Thursday 12 December 2019

Hazard's red shame adds to Blues hell

Swansea 0 Chelsea 0
(Swansea win 2-0 on aggregate)

Eden Hazard is dismissed for kicking a ball boy
Eden Hazard is dismissed for kicking a ball boy

Sam Wallace league cup semi-final, second leg

They have lost semi-finals at the death, with furious recriminations against referees; they have lost to dubious goals and they have lost on penalties, but never have Chelsea tumbled out of a competition at the last four in quite such ignominious fashion as they did last night.

There was a red card for Eden Hazard, who tried to kick the ball out from under a recalcitrant ballboy with eight minutes of the game remaining and, after the deliberations of referee Chris Foy was dismissed. But perhaps the most damning aspect of Chelsea's elimination from the League Cup semi-final last night was the insipid nature with which they accepted their fate.

This was not the battling, determined Chelsea that carried all before them on the way to the Champions League final last season. Far from it. This was a Chelsea team that simply did not know where it was going or how to turn around the two-goal deficit from the first leg. Rafa Benitez's fate will not be decided one way or another on the outcome of the League Cup but he will know this was a bad night to be interim coach of this team

For Swansea City it was a historic night. Before now their best runs in a cup competition have been two FA Cup semi-finals, the most recent as long ago as 1964.

They will face League Two's Bradford City at Wembley on February 24 and must now be the stand-out favourites to win the first major trophy in the 101-year history of the club.

It was never really in doubt. There were solid performances from Ashley Williams and Chico Flores, the home side kept the ball easily and in the bleak midwinter, it was Michael Laudrup's side who looked like the old Premier League hands. You would have been hard pressed to remember that Chelsea are one of the kings of knockout domestic competitions, having won the FA Cup four years out of the last six. The expectation was that it would be Chelsea, in pursuit of that two-goal deficit, who would make the running in the first half.

They needed the goals and Benitez had picked Demba Ba ahead of Fernando Torres in the usual formation to get them.

It did not look like a Chelsea team chasing a two-goal lead in a semi-final second leg. There simply was not the urgency in the first half that you might have expected, apart from the occasions when Swansea threatened the Chelsea goal.

In the eighth minute there was an excellent block from Cesar Azpilicueta to stop a Wayne Routledge volleyed shot from Jonathan De Guzman's cross from the right. A minute later, Routledge played in Michu with a nicely judged ball into the inside-left channel and the striker hit a shot to the far post that was well saved by Petr Cech.

There was a third chance in that opening period that fell to De Guzman, to whom Michu headed the ball down in the area. Having lost out in the first challenge with Michu, Gary Cahill did well to recover and get in front of the shot. There was no doubting the most effective striker on the pitch – that was Michu, the man who signed a new four-year contract yesterday.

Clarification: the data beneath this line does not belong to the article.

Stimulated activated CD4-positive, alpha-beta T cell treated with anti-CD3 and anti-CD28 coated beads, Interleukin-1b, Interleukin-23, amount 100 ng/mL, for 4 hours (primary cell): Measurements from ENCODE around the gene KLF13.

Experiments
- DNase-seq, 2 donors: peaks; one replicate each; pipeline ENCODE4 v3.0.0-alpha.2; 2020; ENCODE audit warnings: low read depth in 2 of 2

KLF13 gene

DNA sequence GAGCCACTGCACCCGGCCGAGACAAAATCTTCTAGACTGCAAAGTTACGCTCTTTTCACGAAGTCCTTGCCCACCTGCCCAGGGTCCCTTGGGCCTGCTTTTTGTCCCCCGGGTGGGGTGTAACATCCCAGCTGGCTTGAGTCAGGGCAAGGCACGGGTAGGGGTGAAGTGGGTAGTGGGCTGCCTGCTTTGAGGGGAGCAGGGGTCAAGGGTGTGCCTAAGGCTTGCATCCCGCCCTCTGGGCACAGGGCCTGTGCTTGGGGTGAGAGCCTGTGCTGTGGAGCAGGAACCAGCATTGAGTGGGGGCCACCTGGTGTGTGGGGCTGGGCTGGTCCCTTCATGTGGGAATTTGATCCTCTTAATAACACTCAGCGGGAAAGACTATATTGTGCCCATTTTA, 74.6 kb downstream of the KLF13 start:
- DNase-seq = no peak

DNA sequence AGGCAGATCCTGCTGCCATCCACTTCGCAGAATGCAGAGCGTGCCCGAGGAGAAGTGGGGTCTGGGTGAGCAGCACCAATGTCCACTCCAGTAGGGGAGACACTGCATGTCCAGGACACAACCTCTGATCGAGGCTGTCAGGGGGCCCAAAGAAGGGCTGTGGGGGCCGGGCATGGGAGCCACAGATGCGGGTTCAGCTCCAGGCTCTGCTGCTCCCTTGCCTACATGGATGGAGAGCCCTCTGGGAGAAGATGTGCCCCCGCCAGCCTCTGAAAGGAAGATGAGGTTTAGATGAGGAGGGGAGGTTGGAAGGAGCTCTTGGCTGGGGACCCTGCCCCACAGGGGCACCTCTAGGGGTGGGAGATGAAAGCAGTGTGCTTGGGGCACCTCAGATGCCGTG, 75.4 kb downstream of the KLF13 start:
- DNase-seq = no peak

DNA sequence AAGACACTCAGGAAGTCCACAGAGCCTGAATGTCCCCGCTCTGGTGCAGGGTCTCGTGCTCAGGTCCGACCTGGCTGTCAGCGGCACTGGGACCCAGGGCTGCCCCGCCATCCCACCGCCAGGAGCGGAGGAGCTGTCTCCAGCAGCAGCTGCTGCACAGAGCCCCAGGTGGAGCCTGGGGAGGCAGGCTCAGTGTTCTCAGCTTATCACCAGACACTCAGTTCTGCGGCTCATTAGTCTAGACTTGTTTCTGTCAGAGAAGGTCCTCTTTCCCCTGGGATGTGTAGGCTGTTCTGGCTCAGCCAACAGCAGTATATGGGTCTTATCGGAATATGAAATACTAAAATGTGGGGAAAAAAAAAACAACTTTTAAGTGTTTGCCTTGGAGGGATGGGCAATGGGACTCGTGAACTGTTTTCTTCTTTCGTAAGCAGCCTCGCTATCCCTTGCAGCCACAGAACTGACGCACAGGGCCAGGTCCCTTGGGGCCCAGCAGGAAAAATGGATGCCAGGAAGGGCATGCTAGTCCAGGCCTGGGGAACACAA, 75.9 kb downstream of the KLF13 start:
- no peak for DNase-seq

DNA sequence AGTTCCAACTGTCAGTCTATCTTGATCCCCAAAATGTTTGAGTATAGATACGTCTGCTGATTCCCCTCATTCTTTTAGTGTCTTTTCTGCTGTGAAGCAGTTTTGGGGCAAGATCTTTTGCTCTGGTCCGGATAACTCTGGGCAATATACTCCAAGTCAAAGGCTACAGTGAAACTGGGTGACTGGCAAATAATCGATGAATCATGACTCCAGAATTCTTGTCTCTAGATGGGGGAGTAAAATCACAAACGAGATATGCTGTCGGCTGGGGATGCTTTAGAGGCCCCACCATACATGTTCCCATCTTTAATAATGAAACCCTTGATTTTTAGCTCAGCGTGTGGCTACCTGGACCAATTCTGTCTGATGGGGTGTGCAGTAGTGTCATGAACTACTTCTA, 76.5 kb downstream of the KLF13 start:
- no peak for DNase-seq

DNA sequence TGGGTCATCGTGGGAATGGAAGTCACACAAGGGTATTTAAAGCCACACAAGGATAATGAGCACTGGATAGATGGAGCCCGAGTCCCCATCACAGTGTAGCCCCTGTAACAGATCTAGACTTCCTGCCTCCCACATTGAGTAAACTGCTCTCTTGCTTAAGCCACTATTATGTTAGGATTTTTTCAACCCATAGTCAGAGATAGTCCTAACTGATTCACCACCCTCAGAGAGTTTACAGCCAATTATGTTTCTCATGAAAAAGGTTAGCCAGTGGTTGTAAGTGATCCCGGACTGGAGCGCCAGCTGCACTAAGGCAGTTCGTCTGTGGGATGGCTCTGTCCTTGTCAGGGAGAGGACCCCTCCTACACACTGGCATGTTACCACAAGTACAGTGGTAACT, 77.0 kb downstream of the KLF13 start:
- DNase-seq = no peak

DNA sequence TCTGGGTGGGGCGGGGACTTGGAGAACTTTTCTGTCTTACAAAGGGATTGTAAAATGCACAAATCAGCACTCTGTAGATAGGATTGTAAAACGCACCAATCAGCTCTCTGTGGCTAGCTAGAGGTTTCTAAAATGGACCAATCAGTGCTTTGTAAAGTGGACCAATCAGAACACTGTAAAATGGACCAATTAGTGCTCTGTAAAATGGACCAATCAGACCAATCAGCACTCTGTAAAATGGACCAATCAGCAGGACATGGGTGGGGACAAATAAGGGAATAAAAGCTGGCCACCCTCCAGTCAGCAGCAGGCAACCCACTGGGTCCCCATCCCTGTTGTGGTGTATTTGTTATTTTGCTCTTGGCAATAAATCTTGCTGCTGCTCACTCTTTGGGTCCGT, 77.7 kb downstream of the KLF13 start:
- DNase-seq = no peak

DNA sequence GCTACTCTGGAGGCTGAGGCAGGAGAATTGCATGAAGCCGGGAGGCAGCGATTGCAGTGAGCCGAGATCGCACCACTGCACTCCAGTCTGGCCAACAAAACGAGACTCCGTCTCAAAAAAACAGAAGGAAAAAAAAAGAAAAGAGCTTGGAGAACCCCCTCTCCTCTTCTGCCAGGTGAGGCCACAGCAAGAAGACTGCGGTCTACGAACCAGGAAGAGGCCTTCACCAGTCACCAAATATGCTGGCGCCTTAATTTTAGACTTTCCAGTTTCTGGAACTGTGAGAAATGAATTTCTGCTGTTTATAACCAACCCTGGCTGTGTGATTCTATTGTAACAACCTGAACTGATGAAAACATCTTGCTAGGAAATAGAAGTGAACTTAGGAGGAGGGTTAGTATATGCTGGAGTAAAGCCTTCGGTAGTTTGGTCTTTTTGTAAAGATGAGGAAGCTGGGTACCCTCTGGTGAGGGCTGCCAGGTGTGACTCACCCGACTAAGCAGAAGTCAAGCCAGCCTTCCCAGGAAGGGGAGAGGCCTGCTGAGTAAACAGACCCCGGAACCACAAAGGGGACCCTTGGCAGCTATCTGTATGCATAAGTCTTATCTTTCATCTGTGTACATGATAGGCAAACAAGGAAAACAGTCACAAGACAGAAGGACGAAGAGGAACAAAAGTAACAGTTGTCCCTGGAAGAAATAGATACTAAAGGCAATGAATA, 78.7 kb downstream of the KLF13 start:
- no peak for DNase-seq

Ba did not get much of a sight of goal in the first half. He wrapped a foot around Ben Davies' leg in the seventh minute and crashed to the ground in the hope of convincing Foy to award a penalty. The referee was having none of it. Late in the half, Ba snatched at a shot and struck it over the bar.

Chelsea created precious little in the way of chances. There was a looping header from Cahill that Angel Rangel headed off the line fairly comfortably. Oscar had a very weak stab at a loose ball at the back post and Eden Hazard got muscled off the ball by Ashley Williams when he dallied over a shot on 31 minutes.

Benitez declined to make a change in the early stages, waiting until just over 20 minutes was left before he sent on David Luiz for Branislav Ivanovic, which did not change the attacking formation. His side had enjoyed possession but barely even anything that constituted a chance. He could see they were in grave danger of going out with a whimper.

As the second half developed, Juan Mata played in a more advanced position, as good as alongside Ba, and Chelsea switched to a more orthodox 4-4-2, or 4-2-4 when they had the ball. Even so, they were contained easily enough by Swansea, who worked them hard in midfield and were confident handling the balls that were crossed into the area.

The Hazard incident took place as Chelsea became increasingly desperate. Trying to retrieve a ball that was in touch behind the goal-line, he was frustrated by a ballboy who lay on top of the ball. Trying to get it out from underneath the boy, in his teens, he had a moment of madness and tried to kick it out.

The boy rolled over grasping his side and some of the Swansea players had to be restrained from confronting Hazard. Foy took a while over his decision but regardless of how much the ballboy may have exaggerated the pain – and in fairness, he looked genuinely upset – Hazard could have no complaints about the red card.

With 10 men on the pitch, and Torres finally on for Oscar, Chelsea had all but given up. They wanted out of town as quickly as possible. Swansea could have been forgiven a victory lap but they got in quickly. They are one game from a trophy. Chelsea are back wondering where there future lies. (© Independent News Service)

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